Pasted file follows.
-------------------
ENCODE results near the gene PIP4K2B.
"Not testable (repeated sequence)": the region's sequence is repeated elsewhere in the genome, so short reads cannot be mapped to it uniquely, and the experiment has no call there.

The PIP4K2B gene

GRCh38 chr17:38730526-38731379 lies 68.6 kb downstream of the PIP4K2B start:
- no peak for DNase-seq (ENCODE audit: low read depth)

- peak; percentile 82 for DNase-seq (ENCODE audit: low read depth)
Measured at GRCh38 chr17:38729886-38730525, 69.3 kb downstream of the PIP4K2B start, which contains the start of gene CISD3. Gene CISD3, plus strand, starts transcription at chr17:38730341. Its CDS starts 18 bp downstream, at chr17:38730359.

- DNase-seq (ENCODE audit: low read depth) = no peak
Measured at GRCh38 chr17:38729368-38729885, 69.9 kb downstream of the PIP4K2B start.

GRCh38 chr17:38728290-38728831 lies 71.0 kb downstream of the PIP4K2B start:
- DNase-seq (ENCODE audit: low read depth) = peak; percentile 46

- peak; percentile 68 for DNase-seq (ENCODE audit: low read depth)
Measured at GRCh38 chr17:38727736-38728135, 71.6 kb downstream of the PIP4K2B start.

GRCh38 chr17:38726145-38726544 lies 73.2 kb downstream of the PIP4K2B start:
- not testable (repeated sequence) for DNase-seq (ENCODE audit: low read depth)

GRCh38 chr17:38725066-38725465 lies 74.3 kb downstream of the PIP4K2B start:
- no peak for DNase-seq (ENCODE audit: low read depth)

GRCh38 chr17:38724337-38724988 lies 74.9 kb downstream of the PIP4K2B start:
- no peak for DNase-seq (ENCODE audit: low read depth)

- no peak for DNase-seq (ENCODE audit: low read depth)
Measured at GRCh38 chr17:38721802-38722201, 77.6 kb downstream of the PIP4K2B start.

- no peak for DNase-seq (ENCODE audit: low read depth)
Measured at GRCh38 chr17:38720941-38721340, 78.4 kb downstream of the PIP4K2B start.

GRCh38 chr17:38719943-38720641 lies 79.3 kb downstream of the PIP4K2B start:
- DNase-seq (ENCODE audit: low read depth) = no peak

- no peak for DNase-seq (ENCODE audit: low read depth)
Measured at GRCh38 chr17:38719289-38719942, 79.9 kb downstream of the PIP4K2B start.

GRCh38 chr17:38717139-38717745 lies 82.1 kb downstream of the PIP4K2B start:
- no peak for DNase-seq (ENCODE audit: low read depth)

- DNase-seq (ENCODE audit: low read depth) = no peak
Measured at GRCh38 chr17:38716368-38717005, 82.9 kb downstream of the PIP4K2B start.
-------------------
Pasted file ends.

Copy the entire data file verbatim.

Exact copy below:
ENCODE results near the gene PIP4K2B.
"Not testable (repeated sequence)": the region's sequence is repeated elsewhere in the genome, so short reads cannot be mapped to it uniquely, and the experiment has no call there.

The PIP4K2B gene

GRCh38 chr17:38730526-38731379 lies 68.6 kb downstream of the PIP4K2B start:
- no peak for DNase-seq (ENCODE audit: low read depth)

- peak; percentile 82 for DNase-seq (ENCODE audit: low read depth)
Measured at GRCh38 chr17:38729886-38730525, 69.3 kb downstream of the PIP4K2B start, which contains the start of gene CISD3. Gene CISD3, plus strand, starts transcription at chr17:38730341. Its CDS starts 18 bp downstream, at chr17:38730359.

- DNase-seq (ENCODE audit: low read depth) = no peak
Measured at GRCh38 chr17:38729368-38729885, 69.9 kb downstream of the PIP4K2B start.

GRCh38 chr17:38728290-38728831 lies 71.0 kb downstream of the PIP4K2B start:
- DNase-seq (ENCODE audit: low read depth) = peak; percentile 46

- peak; percentile 68 for DNase-seq (ENCODE audit: low read depth)
Measured at GRCh38 chr17:38727736-38728135, 71.6 kb downstream of the PIP4K2B start.

GRCh38 chr17:38726145-38726544 lies 73.2 kb downstream of the PIP4K2B start:
- not testable (repeated sequence) for DNase-seq (ENCODE audit: low read depth)

GRCh38 chr17:38725066-38725465 lies 74.3 kb downstream of the PIP4K2B start:
- no peak for DNase-seq (ENCODE audit: low read depth)

GRCh38 chr17:38724337-38724988 lies 74.9 kb downstream of the PIP4K2B start:
- no peak for DNase-seq (ENCODE audit: low read depth)

- no peak for DNase-seq (ENCODE audit: low read depth)
Measured at GRCh38 chr17:38721802-38722201, 77.6 kb downstream of the PIP4K2B start.

- no peak for DNase-seq (ENCODE audit: low read depth)
Measured at GRCh38 chr17:38720941-38721340, 78.4 kb downstream of the PIP4K2B start.

GRCh38 chr17:38719943-38720641 lies 79.3 kb downstream of the PIP4K2B start:
- DNase-seq (ENCODE audit: low read depth) = no peak

- no peak for DNase-seq (ENCODE audit: low read depth)
Measured at GRCh38 chr17:38719289-38719942, 79.9 kb downstream of the PIP4K2B start.

GRCh38 chr17:38717139-38717745 lies 82.1 kb downstream of the PIP4K2B start:
- no peak for DNase-seq (ENCODE audit: low read depth)

- DNase-seq (ENCODE audit: low read depth) = no peak
Measured at GRCh38 chr17:38716368-38717005, 82.9 kb downstream of the PIP4K2B start.